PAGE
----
*Footnote: The anthropologist Pascal Boyer has one of those evolutionary theories that sounds like a concocted just-so story but is pretty cool anyway: that ascribing significance in random happenstance is an evolutionary adaptation, and also the reason people believe in God. Early humans found it advantageous to overzealously detect agency – imagine, if you will, two cavemen, each of whom hears a rustle in the branches overhead. The first caveman assumes that he’s merely hearing the wind and blithely goes on foraging, but wouldn’tcha know, the rustle actually represents the stalking maneuvers of a leopard, who promptly devours the caveman, leaving behind only a stone adz for later anthropological discovery.
In such a perilous climate, Boyer theorizes, it was advantageous to spot an agent behind stimuli – the caveman who assumes that the rustle is a leopard, of course, is the one who survives. (Within reason – if you drop your basket of berries and flee every time a twig snaps, you’re at a pretty serious disadvantage, too.) That explains our contemporary reliance on religious and paranormal explanations to random events: the cognitive structures in our brains that detect agency are set to Hyperactive. Again, it’s a neat idea, but one that I’m not sure is backed by much science.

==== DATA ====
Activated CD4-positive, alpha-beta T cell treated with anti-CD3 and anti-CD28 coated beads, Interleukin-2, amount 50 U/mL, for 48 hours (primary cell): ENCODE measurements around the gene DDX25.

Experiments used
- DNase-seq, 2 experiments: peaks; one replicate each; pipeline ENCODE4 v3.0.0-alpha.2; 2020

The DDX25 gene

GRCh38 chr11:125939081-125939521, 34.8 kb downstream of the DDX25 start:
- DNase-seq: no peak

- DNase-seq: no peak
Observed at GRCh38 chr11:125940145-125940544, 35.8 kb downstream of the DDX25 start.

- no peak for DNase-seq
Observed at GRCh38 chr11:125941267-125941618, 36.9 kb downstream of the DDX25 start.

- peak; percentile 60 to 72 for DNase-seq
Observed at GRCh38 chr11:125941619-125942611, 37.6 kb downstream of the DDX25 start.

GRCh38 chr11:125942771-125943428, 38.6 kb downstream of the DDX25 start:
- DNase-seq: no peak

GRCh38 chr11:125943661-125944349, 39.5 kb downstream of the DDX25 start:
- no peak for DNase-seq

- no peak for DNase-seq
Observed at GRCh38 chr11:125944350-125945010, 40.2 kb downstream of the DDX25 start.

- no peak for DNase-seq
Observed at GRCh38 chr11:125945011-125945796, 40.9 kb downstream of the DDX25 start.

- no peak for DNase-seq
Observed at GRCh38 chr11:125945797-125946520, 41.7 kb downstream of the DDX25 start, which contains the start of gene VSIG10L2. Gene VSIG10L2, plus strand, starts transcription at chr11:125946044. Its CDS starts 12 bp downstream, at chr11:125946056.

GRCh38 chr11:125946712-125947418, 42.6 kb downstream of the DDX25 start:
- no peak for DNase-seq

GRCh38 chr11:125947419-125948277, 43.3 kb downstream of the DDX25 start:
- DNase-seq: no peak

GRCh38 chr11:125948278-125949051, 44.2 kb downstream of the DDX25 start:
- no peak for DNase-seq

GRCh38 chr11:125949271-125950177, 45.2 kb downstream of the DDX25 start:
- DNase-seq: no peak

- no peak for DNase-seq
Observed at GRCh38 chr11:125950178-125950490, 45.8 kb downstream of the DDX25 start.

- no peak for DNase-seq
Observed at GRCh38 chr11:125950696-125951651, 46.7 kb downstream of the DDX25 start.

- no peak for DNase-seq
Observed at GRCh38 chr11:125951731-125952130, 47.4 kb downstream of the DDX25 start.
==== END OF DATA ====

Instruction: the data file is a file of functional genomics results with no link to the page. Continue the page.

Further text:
Big hat tip to Cephalovefor featuring FishiLeaks in this month’s Circus of the Spineless, a blog carnival about the world of invertebrates. (He even called FishiLeaks “the cleverest blog title I’ve seen in a while.” I’m sticky!)
And lastly but not leastly, I’m finally making the move to Utila Island, Honduras this week! Expect FishiLeaks posts to become more frequent, briefer, and filled with pictures from my rockin’ new camera as I advance toward DiveMastery. Also, whale sharks. Just sayin’.